removed. After heating at 70 C. for one more hour, another 31 parts
portion was removed. The remaining potion was heated for 1 more hour at
70.degree. C. Each portion was then washed 3 times with acetone and was
The products were identified as A, B, and C corresponding to the 1, 2 and 3
hour reaction times.
To a suitable reactor were added 1760 parts of deionized water, 168 parts
of a 50 percent aqueous sodium hydroxide solution and 2 parts of borax.
The temperature was raised to 180.degree. F. and 2000 parts of double
purified splits were added. The reactor was purged 3 times with nitrogen
and nitrogen was then added to a pressure of 10 psig. After holding the
pressure for 10 minutes, the temperature was adjusted to 160.degree. F.
and the reactor was evacuated to -10 in. Hg. The addition of 560 parts of
butylene oxide was begun and continued over 1 hour and 30 minutes with the
temperature rising from 161.degree. F. to 178.degree. F. The temperature
was lowered to 140.degree. F., at which point a solution of 150 parts of
1,2-epoxyhexadecane in 500 parts of isopropanol was added. After holding
at 140.degree. F. for 30 minutes, the temperature was raised to
170.degree. F. and was held for 2 hours. The temperature was then lowered
to 78.degree. F. The product was discharged from the reactor and was
washed twice with water at a 10 to 1 water to product ratio. The washed
product was centrifuged to a moisture content of 68.4 percent and was then
milled using inlet air of 550.degree. F. The resulting product had a
moisture content of 8.9 percent and a mesh size of less than 150 (U.S.
Half percent solutions of the derivatized guar from Examples 2, 3, 4 and 5
were made in deionized water. The pH of the solutions was adjusted to 6.0
with hydrochloric acid. The solutions were stirred for one hour. To 400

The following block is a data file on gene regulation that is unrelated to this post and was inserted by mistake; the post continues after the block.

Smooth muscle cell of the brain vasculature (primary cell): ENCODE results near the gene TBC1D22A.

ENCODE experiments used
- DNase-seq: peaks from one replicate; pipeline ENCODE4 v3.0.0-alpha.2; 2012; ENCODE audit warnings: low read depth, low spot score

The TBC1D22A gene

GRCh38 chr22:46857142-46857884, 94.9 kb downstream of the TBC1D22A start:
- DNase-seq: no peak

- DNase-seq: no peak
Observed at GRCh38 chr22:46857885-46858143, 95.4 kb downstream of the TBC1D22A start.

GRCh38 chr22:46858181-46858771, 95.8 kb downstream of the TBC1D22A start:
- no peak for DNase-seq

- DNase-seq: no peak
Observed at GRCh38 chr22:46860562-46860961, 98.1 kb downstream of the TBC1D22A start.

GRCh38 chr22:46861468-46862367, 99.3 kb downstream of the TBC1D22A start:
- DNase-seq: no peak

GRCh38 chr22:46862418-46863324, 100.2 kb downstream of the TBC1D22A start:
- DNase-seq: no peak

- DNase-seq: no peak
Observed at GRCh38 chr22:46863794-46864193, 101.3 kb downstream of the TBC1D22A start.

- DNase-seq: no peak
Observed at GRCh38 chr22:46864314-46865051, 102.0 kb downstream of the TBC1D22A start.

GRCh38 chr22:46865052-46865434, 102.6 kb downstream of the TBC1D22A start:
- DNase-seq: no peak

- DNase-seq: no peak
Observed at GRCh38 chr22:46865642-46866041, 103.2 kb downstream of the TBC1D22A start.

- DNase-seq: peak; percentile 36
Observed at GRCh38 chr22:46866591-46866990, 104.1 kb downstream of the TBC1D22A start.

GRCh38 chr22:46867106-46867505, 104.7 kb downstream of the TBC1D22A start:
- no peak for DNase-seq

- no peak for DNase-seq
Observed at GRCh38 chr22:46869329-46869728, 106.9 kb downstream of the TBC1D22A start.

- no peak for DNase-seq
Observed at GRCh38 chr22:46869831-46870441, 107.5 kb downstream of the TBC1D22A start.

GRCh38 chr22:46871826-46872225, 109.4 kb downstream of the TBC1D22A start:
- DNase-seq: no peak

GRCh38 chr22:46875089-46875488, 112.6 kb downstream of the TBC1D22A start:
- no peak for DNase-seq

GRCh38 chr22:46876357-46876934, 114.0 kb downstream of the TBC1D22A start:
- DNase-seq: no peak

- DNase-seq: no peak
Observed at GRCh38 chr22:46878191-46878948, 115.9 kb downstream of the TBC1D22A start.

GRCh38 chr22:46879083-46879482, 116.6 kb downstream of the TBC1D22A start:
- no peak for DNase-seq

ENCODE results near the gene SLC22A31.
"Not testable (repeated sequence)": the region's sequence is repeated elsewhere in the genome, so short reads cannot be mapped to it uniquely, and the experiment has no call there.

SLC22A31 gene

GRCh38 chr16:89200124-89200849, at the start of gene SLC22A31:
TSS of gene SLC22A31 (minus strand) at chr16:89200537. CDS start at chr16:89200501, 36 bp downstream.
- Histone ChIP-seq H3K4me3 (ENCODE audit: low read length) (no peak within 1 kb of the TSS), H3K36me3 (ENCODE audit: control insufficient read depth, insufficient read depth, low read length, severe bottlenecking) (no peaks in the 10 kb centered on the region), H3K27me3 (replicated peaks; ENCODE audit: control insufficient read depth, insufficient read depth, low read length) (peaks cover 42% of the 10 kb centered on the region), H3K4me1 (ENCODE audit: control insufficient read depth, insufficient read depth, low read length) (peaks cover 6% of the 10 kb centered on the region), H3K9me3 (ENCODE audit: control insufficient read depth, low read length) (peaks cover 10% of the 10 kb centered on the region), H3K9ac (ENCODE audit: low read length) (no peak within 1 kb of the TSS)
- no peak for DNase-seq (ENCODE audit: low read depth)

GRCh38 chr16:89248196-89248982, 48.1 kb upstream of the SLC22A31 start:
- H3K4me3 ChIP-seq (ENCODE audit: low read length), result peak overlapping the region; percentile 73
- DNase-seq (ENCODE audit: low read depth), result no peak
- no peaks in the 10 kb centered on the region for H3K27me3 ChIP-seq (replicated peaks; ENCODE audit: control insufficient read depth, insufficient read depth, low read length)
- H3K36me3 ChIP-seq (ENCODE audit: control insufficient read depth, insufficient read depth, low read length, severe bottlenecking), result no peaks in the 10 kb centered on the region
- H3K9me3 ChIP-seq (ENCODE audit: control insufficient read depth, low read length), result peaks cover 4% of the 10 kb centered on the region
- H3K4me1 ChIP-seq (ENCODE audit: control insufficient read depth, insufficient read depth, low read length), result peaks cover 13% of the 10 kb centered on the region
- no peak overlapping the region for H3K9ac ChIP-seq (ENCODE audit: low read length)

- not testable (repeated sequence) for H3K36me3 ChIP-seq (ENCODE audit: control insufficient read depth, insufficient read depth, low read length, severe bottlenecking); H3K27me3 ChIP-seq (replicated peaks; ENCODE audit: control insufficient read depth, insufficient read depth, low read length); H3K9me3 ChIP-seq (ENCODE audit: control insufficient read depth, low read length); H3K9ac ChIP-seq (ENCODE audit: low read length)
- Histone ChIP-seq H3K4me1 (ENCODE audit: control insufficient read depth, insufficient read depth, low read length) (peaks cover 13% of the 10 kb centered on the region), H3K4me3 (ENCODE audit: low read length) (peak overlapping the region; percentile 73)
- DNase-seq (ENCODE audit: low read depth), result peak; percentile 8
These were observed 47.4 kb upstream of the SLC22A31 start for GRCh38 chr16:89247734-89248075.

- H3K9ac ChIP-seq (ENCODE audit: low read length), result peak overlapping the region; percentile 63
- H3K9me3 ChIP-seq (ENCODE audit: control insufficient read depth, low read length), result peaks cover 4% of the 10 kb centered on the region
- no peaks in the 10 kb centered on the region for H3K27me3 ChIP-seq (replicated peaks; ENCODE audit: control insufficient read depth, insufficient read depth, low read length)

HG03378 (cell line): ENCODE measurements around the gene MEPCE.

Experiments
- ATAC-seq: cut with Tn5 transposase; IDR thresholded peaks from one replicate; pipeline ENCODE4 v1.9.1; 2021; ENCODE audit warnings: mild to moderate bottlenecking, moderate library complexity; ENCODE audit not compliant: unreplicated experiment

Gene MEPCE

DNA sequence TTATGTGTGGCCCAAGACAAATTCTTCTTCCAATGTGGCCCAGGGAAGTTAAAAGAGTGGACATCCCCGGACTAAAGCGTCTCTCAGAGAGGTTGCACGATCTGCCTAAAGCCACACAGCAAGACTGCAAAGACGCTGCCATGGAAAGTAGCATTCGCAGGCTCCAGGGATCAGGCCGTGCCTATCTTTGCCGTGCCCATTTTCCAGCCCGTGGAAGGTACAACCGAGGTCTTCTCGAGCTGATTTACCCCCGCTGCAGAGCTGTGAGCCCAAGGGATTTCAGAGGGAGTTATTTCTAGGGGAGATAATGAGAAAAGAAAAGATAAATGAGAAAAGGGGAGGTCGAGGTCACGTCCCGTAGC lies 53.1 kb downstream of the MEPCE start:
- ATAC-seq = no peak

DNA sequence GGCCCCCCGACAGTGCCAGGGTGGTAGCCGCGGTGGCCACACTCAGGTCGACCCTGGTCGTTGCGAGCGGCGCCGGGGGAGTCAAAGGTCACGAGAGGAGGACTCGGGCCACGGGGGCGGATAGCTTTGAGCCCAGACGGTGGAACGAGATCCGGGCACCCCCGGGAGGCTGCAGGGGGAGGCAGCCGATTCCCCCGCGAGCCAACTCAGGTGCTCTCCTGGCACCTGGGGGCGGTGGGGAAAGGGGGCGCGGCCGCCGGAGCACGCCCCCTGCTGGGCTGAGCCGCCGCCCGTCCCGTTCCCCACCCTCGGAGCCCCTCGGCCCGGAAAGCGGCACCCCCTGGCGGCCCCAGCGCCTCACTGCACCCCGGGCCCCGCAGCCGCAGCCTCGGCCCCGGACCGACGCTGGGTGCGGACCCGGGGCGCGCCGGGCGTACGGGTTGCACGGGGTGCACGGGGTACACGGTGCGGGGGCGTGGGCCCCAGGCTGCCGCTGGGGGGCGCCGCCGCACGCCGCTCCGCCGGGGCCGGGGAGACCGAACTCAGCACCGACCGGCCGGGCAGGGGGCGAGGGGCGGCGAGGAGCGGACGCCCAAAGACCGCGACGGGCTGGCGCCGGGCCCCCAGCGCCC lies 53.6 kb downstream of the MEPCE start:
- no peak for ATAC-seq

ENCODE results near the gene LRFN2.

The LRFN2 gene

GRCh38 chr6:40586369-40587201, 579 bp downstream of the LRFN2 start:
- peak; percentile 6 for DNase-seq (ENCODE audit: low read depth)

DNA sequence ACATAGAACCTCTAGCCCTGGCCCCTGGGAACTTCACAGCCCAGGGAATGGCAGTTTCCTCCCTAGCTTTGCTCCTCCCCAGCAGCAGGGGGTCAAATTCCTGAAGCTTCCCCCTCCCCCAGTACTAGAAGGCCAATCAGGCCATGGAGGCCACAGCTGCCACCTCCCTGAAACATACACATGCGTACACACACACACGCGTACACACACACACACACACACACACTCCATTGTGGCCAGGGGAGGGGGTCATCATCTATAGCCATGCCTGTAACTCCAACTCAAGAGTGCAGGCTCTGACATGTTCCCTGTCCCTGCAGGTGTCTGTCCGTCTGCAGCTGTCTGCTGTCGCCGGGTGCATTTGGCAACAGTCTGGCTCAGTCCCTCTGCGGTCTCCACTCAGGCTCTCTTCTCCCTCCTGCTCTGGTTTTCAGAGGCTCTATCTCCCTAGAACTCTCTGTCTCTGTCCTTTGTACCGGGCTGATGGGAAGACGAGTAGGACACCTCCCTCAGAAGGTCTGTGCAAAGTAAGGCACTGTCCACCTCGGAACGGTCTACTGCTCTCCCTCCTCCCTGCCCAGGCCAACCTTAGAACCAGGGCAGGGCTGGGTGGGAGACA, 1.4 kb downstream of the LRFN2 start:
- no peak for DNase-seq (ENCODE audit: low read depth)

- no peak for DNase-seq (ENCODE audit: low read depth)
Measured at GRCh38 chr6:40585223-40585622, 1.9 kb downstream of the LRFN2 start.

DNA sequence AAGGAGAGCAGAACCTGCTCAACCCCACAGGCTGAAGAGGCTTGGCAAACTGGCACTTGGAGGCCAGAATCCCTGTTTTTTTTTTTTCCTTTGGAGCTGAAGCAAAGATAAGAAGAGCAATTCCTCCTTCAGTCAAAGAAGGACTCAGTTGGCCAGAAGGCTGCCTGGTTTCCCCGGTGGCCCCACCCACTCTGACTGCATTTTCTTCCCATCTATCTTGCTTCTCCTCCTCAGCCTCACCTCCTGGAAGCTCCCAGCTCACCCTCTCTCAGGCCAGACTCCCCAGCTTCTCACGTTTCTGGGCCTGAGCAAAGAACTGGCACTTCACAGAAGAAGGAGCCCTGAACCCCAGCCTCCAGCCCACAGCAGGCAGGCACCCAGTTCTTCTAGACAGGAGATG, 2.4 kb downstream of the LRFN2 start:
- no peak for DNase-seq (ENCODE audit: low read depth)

parts of each solution were added 0.2 part of a 28 percent solution of
ammonium lauryl sulfate (ALS) in water. The viscosity was then determined
using a Brookfield viscometer at 20 RPM. After each viscosity
determination, additional ammonium lauryl sulfate was added in 0.2 part
increments and the viscosity was determined after each addition.
In order to effectively evaluate the performances of the claimed
polygalactomannon compounds as oil shale inhibitors, into each of three
(3) beakers was placed a 2.5 inch piece of bentonite shale. Into beaker A
was then added 350 mls. of a 1.0% partially hydrolyzed polyacrylamide
solution (Alkafloc EA-173; Rhone-Poulenc, Cranbury, N.J.) a known oil
shale inhibitor known in the art. Beaker B has 350 mls. of a 1.0%
derivatized polygalactomannon solution of the present invention added
while beaker C served as the control as it contained 350 mls. H.sub.2 O.
After soaking for twenty-four (24) hours, the bentonite shale samples were
observed for their degree of integrity. The more firm and intact the
sample, the less water absorbed by the bentonite and the better the
composition performed as a shale inhibitor. Whereas samples A and B
remained fairly well defined, the derivatized polygalactomannan sample was
firmer and actually more well defined than the prior art sample A which
was somewhat mushy indicating some degree of water absorption. Meanwhile,
example C was completely dispersed in solution as would be expected for
water. Hence, the derivatized polygalactomannan compositions of the
present invention outperformed that of the prior art and almost performed
as well as a drilling mud which provides the highest possible degree of